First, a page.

Christmas Fare

Have you ever wondered what our ancestors ate for their Christmas dinners in the past? From the richest to the poorest, it would seem that we Irish have celebrated the festival with food and drink since earliest times. Here is a brief run-through of Christmas foods, taken from contemporary Irish accounts, from the fourteenth century to today.



The first entry is from Christmas Day 1396 by Ramon de Perellós. He was the guest of the O’ Neill household in Donegal, after his pilgrimage visit to Lough Derg:

‘And there were with the King three thousand horses, and many poor people, to whom the King gave great alms of ox flesh …Their food is of beef, and the great lords drink milk, and the others beef-tea, and the common people water, and they have excellent butter, since all their meats are of oxen and cows and good horses’.

In early 1603, Captain Josias Bodley and his fellow officers dined extremely well at a late Christmas celebration in the home of Captain Morrison, Lecale, County Down. The English officers were stationed in Ireland to fight the Earl of Tyrone, Hugh O’ Neill, Their Christmas had been delayed due to battle engagements. They had also fought at the Battle of Kinsale one year earlier:

‘There was a large and beautiful collar of brawn, With its accompaniments, to wit, mustard and Muscadel wine; there were well-stuffed geese, (such as the Lord Bishop is wont to eat at Ardbraccan,) the legs of which Captain Caulfield always laid hold of for himself; there were pies of venison and of various kinds of game; pasties also, some of marrow, with innumerable plums; others of it with coagulated milk ,- such as the Lord Mayor and Aldermen of London almost always have at their feasts; others, which they call Tarts, of divers shapes, materials and colours, made of beef, mutton and veal.’

Fynes Moryson, Lord Mountjoy’s secretary at the beginning of the seventeenth century had little good to say about the country. However, he did approve of Irish whiskey of the time:

‘The Irish aqua vitae, commonly called usquebagh, is held the best in the world of that kind, which is made also in England, but nothing so good as that which is brought out of Ireland. And the usquebagh (uisce beatha) is preferred before our aqua vitae, because the mingling of raisins, fennel-seed, and other things mitigating the heat, and making the taste pleasant, makes it less inflame, and yet refresh the weak stomach with moderate heat and a good relish.’

Hannah Alexander’s Goose Pye in her 1680 cookbook did not take today’s culinary approach, being heavily laden with delicious butter: 

‘Take a goose and break the bones thereof and a Couple of  Rabbitts and stick cloves in the breast of your goose and season it very well and putt butter on the top and baste and bake it and fill it up well with butter.’

In 1720, Jonathan Swift wrote an English translation of the original Irish Pléarácha na Ruarach poem by Aodh Mac Gabhrain.  The poem is about the Christmas revels at O’ Rourke’s castle in Dromahair, Leitrim in the 1580’s:

O’Rourke’s noble fare, will ne’er be forgot,
By those who were there, or those who were not.
His revels to keep, we sup and we dine
On seven score sheep, fat bullocks and swine.
Usquebaugh* to our feast, in pails was brought up
A hundred at least, and a madder* our cup.
‘Come harper, strike up, but first by your Favour

Boy, give us a Cup, ay, this has some Savour.

*Uisce Beatha/Whiskey; *Meither, a large hospitality cup. The Liam McCarthy Cup is based on this medieval vessel.

Arthur O’ Neill, the blind harpist, attended a Christmas feast hosted by Lord Kenmare in Kerry in the 1750’s. It was a magnificent occasion, celebrating the ancient Milesian Irish families living locally, with the best of wines. It turned out to be very much ‘a last man standing’ kind of party, in the best fashion:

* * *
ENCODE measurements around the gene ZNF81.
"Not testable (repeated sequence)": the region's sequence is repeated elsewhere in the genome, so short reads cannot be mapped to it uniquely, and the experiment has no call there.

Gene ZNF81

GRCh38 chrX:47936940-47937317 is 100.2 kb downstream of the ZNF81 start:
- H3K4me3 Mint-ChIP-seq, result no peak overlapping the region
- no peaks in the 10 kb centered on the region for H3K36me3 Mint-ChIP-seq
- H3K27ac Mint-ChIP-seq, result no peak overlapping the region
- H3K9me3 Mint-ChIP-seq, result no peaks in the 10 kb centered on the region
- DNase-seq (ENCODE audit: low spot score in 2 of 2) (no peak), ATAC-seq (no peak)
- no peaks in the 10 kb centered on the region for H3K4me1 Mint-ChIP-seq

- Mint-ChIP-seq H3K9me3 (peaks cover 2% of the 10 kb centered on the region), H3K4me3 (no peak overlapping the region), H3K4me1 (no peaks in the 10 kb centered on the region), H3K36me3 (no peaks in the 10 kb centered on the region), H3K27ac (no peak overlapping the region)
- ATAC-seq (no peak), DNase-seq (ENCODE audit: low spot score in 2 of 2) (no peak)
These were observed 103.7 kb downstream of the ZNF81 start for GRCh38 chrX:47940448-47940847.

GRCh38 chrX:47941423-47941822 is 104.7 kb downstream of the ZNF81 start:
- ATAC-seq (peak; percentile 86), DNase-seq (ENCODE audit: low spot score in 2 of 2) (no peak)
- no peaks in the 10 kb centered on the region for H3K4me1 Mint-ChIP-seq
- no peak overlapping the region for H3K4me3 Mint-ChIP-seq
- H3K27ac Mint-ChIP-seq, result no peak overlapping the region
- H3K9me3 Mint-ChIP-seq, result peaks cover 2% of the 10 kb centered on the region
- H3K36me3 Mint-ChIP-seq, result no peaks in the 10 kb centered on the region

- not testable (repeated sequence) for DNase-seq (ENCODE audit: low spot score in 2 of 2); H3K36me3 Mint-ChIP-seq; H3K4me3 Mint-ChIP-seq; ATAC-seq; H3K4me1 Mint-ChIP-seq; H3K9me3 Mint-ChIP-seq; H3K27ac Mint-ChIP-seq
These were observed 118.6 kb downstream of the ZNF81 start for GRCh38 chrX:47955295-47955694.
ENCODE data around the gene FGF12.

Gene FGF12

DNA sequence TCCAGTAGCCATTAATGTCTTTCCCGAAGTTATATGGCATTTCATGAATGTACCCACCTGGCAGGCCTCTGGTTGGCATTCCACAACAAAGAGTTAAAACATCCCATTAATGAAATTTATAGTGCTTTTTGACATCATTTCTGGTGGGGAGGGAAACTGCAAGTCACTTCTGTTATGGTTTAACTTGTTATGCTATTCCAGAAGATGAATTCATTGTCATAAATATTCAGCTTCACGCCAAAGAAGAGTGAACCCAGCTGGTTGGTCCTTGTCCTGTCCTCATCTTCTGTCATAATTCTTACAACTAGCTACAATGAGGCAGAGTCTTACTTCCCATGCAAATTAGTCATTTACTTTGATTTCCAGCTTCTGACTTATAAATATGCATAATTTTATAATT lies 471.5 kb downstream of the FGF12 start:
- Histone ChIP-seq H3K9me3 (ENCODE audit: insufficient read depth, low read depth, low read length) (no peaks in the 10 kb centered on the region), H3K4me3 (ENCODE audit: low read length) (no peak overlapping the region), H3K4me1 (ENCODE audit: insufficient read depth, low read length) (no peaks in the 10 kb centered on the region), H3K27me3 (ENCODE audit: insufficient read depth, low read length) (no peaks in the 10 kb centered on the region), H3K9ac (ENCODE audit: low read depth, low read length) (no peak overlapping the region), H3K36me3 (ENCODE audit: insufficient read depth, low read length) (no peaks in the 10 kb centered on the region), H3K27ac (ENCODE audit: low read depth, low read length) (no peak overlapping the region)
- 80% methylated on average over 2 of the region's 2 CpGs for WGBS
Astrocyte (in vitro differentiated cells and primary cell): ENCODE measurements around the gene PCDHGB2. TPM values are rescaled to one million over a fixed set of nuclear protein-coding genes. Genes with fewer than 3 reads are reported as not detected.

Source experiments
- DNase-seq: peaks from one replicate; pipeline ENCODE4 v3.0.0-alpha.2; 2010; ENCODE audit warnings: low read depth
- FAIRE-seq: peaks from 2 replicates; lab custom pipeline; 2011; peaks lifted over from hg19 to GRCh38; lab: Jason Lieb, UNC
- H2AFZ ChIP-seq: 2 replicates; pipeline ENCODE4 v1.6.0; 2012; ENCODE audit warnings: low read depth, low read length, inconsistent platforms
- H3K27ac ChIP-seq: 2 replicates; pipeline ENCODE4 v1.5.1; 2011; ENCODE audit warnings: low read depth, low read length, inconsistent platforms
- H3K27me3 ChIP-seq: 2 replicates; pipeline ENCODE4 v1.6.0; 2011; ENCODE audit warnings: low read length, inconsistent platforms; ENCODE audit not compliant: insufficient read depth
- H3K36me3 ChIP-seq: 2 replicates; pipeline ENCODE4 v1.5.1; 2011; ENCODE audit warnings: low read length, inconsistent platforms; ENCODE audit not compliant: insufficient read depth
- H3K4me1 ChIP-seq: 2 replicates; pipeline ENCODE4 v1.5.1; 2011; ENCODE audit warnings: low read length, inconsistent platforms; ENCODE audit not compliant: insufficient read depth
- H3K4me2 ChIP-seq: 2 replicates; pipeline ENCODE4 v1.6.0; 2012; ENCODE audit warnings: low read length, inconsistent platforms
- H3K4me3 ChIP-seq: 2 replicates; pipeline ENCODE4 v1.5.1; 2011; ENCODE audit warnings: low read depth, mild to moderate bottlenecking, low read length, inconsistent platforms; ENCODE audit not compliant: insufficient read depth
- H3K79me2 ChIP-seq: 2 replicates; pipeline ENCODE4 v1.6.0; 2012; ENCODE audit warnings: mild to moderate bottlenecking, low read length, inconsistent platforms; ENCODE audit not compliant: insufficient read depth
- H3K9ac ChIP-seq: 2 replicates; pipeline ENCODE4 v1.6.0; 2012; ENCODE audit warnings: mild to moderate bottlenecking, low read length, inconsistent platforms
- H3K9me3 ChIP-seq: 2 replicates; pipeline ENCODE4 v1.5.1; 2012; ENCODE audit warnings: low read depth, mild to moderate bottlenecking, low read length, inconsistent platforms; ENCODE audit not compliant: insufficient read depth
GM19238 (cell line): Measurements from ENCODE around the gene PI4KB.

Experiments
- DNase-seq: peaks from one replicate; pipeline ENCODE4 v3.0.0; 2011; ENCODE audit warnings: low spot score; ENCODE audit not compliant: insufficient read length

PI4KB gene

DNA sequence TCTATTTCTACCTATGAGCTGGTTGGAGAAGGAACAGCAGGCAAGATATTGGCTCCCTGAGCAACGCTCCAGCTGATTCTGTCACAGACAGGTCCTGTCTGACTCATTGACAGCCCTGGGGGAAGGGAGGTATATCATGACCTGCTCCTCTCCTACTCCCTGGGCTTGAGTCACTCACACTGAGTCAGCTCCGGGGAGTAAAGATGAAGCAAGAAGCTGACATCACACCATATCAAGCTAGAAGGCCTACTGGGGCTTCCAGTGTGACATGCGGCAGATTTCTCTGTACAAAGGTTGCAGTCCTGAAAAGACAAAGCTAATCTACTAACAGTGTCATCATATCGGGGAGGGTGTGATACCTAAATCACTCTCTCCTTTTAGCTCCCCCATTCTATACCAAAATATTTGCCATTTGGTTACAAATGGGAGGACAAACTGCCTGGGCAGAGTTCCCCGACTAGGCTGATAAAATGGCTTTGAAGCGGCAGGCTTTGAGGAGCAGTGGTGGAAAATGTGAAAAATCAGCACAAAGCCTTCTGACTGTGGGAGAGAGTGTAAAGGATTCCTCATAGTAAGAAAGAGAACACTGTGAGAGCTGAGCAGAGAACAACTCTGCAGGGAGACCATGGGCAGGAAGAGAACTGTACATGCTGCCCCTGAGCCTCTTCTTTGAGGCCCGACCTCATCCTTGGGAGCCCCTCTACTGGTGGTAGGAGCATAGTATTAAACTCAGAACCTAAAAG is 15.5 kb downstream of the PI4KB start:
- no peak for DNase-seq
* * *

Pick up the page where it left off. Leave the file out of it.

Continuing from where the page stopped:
‘When dinner was announced, very near a hundred of the O’s and Macs took their seat. My poor self, being blind, I did what blind men generally do; I groped a vacancy near the foot of the table. Such a noise arose of cutting, carving, roaring, laughing, shaking hands, and such language as generally occurs between friends, who only see each other once a year…Harmony was lost whenever the Port and Claret began to box each other in decanters at all parts of the table. Then the cloth was removed, and the carpet was generally the bed for the principal part of the visitors.’

In London 1875, Roscommon born Oliver Goldsmith mentions the new trend of removing the meat from mincemeat pies. He declares how great a loss the iconic pie would be:

‘But these notable housewives have still the consolation of hearing their guests commend the mince-pies without meat, which we are assured were made at home, and not like the ordinary heavy things from the pastry-cook’s. These good people would, indeed, look upon the absence of mince-pies as the highest violation of Christmas; and have remarked with concern the disregard that has been shewn of late years to that old English repast: for this excellent British olio is as essential to Christmas as pancake to Shrove Tuesday, tansy to Easter, furmity to Midlent Sunday, or goose to Michaelmas day.’

Christmas dinner in the Stafford household, Rathangan, Wexford in 1785 left nothing to chance. This long-standing Gaelic family continued to observe the old traditions:

‘But the dinner, sir, the dinner, was the opus magnum. Bacon and cutlin pudding, roast beef, boiled beef, ducks, chickens, pullets, and turkeys, with a string of et ceteras as long as a plough-chain. ‘Like master like man’ was the order of the day. Guests there were none; for who would dine from home on a Christmas Day? Oh! Sir, those were the times! Hunger was then confined to your pestilential cities; for the peasantry, at least the Irish peasantry, knew nothing of it. The evening, you may be sure, was devoted ‘to mirth and brown ale’; and ‘the wren – the wren, the king of all birds’, – ushered in St Stephen’s Day.’

While Christmas feasting and entertainment were generally provided by those who could best afford such luxuries, it was not quite the same for everyone. This is clear from Amhlaoibh Ó Suilleabháin’s diary entry from December 24th 1828 in Callan, County Kilkenny: